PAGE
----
All of Us Research Program genetic analysis shared with volunteers

Michelle Anderson recently learned her body metabolizes medicines more slowly than average.

It was a small piece of information, but a “eureka” moment for Anderson, “not because it was a surprise, but because it was a validation of what I know about my body.”

Now, when she gets a prescription, she said she feels empowered to tell her doctor that she’ll likely need a low dose – not based on her own instincts, but because of what her genetics showed. “It gives you information that makes you somewhat on an equal playing field when you go to your doctor’s office.”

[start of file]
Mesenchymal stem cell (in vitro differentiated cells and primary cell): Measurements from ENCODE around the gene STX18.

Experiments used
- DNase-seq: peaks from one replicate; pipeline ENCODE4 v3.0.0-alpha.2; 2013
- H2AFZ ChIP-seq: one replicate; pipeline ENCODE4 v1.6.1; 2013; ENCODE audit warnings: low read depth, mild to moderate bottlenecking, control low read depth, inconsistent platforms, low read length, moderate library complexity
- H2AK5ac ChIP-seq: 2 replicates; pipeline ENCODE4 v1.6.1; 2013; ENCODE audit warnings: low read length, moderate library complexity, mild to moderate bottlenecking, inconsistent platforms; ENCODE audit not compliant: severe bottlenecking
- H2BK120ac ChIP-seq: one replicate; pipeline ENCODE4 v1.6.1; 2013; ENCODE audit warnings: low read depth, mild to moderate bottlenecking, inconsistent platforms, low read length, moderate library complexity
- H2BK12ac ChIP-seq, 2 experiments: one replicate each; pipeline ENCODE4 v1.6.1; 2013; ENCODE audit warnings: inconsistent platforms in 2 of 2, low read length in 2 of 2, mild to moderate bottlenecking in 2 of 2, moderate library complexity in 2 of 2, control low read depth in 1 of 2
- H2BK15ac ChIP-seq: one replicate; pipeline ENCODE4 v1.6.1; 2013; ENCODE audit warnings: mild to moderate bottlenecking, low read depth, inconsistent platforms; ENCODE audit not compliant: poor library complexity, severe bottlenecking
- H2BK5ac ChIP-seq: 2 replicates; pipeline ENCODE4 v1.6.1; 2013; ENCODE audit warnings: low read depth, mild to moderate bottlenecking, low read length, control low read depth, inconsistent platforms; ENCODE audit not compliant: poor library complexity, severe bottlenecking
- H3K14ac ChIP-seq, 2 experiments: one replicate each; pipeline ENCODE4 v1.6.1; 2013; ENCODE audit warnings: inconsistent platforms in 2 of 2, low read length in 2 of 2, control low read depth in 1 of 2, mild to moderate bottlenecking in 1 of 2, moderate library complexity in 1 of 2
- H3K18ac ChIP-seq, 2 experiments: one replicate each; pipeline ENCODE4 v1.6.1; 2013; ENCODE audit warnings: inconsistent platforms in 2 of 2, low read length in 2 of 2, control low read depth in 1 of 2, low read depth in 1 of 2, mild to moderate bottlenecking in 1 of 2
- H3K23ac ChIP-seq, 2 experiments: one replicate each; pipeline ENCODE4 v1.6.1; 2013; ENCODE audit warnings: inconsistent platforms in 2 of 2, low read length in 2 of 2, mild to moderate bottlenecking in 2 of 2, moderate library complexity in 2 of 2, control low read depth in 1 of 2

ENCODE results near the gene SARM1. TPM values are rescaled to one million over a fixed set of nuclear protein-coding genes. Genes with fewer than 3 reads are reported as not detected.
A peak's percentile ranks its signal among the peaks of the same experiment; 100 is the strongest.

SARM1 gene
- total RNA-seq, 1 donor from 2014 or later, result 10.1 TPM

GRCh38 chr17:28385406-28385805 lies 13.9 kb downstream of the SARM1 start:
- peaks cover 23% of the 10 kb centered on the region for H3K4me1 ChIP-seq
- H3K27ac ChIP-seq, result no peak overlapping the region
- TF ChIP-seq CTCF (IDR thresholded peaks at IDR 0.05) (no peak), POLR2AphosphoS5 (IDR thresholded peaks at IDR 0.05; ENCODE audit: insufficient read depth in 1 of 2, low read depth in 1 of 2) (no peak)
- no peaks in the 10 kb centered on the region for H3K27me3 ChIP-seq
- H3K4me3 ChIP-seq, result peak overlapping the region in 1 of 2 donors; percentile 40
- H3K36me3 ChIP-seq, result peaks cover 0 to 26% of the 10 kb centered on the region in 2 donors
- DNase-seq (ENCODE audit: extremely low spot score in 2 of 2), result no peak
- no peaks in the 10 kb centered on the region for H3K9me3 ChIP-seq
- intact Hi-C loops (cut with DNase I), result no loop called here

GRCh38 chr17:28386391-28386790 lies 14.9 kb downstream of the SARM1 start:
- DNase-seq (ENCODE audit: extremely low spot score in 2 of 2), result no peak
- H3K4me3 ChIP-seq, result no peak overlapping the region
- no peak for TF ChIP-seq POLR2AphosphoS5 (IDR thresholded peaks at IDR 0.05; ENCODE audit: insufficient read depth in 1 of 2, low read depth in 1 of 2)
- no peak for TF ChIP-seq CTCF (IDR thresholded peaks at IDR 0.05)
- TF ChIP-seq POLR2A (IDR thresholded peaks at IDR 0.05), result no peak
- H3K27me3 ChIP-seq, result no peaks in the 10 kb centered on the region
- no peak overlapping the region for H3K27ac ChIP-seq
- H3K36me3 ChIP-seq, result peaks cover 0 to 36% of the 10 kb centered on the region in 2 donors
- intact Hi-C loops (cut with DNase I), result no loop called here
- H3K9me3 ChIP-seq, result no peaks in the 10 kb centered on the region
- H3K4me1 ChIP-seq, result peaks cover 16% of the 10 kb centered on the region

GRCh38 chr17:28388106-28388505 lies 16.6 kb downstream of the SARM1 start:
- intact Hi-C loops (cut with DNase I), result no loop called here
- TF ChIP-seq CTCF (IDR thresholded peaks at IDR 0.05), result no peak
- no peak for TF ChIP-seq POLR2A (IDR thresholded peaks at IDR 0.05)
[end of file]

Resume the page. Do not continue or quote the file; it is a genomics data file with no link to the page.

Anderson, 54, a “gently retired” registered nurse from Boston, said that’s just one of the benefits she’s received by participating in the federal All of Us Research Program.

The program, run by the National Institutes of Health, has analyzed the genes of about 150,000 volunteers, including Anderson.

A research participant with All of Us learns more about the program from a program staff member in Miami.

On Tuesday, the program announced that those volunteers will begin getting the results of their genetic analysis – information on things like how they metabolize medication, as well as their risks for certain diseases.

Why should someone consider participating in All of Us?

Anderson, who is Black, said she was very skeptical when she first heard about the program. “I had flashbacks of stories and history and all those things the average African American thinks about when you mention research,” she said.